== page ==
Urea as a reductant


Urea as a reductant

Selective catalytic reduction of nitrogen oxides is achieved through the combined use of a catalyst and a reductant. The most widely used reductant is a urea-water solution at a concentration of 32.5% or 40%.

The urea is collected from a tank by a dosing pump triggered by an ‘engine run’ signal in combination with minimum and maximum exhaust gas temperatures. The temperature limits depend on the fuel quality and the chosen catalyst, and generally fall between 250 ºC and 525 ºC.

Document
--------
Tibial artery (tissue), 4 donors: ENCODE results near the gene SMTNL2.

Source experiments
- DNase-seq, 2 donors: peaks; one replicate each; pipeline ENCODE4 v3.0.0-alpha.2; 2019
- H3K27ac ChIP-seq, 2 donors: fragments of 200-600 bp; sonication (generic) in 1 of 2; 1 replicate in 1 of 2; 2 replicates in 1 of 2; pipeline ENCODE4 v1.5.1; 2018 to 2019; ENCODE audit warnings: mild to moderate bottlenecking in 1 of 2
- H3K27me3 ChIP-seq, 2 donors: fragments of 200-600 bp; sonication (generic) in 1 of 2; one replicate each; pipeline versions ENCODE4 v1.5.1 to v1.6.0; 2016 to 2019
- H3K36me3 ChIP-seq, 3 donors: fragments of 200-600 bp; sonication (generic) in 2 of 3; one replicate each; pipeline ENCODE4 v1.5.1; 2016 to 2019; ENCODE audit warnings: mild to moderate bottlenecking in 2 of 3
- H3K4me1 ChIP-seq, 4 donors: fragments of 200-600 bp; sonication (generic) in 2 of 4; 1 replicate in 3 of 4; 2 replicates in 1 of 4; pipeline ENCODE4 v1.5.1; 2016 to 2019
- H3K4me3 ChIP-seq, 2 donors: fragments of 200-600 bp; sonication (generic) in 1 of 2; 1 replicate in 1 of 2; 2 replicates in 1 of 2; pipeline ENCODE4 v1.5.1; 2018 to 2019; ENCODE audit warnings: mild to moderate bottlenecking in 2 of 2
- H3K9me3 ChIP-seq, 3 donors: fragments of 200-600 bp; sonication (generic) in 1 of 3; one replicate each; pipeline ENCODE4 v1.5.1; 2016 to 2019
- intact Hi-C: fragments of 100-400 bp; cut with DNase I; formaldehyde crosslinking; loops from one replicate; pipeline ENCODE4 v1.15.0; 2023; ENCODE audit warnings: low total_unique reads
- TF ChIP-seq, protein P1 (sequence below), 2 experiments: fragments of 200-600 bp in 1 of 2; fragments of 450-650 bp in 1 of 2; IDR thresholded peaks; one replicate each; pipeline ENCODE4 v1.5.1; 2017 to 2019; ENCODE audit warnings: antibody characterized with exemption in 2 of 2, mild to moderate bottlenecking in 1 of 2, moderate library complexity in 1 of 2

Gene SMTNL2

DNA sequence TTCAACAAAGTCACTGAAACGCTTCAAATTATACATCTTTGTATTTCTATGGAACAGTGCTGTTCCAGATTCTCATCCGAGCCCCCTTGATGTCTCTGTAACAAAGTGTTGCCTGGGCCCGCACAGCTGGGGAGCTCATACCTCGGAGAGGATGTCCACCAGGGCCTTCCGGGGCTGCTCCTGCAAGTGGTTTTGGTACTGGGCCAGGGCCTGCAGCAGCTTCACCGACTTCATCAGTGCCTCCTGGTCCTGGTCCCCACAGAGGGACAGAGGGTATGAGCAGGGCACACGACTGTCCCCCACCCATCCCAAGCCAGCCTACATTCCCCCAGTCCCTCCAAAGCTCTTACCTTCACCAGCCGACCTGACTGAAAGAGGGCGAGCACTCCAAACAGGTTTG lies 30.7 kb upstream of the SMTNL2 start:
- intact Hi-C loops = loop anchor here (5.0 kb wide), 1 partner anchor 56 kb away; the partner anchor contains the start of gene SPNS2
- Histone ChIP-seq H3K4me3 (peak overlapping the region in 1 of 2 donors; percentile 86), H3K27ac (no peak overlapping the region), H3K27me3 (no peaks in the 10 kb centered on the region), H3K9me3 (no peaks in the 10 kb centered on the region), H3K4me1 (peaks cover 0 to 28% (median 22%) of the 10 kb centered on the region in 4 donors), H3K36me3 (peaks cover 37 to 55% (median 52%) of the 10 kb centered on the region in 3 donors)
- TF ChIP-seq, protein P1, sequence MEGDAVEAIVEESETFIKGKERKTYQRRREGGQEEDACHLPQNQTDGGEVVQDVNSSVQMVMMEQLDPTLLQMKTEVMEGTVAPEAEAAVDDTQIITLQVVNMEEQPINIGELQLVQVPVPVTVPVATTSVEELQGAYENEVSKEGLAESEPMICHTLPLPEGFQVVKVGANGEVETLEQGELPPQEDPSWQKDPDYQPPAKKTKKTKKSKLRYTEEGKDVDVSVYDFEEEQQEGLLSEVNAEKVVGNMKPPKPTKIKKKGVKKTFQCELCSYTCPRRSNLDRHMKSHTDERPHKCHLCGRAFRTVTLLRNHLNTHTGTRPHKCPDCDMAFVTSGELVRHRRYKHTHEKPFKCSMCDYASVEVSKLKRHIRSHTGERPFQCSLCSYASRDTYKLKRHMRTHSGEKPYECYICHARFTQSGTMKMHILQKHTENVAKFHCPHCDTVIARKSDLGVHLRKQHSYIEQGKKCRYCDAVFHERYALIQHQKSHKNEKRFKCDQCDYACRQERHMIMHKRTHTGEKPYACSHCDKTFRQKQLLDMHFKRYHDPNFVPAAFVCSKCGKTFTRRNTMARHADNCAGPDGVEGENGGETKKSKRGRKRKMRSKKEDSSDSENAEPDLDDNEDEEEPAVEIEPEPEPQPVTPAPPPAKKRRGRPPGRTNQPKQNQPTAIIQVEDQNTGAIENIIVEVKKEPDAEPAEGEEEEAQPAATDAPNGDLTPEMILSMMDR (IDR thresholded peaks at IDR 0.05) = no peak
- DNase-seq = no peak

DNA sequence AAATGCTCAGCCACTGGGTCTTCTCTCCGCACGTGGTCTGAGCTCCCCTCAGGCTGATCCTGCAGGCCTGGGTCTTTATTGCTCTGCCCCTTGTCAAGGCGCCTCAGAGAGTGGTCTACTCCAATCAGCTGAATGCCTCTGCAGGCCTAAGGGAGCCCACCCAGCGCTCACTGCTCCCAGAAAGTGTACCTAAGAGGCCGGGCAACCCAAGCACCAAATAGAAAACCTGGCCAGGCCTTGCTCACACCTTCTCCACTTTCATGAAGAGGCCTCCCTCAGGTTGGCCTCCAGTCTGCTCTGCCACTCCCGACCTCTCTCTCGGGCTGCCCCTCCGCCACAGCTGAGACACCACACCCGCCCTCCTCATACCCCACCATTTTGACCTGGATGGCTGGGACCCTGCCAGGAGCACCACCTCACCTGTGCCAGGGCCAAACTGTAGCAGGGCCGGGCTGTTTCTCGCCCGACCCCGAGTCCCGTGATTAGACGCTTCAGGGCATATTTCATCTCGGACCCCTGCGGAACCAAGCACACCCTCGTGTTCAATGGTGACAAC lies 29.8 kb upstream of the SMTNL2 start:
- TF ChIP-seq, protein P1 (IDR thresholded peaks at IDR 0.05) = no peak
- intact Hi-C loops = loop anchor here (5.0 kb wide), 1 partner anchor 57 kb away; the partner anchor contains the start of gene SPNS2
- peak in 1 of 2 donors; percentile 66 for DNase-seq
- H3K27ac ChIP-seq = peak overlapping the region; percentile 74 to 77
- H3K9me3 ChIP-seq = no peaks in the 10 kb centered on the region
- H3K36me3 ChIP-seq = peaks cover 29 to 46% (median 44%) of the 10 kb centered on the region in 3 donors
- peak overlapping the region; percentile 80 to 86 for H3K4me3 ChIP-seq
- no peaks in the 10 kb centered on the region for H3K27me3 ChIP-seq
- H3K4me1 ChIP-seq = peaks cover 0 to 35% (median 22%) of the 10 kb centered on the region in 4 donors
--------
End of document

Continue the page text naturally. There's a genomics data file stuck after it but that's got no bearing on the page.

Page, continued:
Urea dosage control

The amount of urea injected into the exhaust stream depends on the base levels of nitrogen oxide emitted by the engine and the desired reduction.

Once the urea has been injected into the exhaust stream by a special misting nozzle, a series of static mixers and homogenisers convert the urea into ammonia. The exhaust gasses and ammonia are then fed past catalytic elements that convert almost all of the nitrogen oxide into nitrogen (N2) and water vapor (H2O).’

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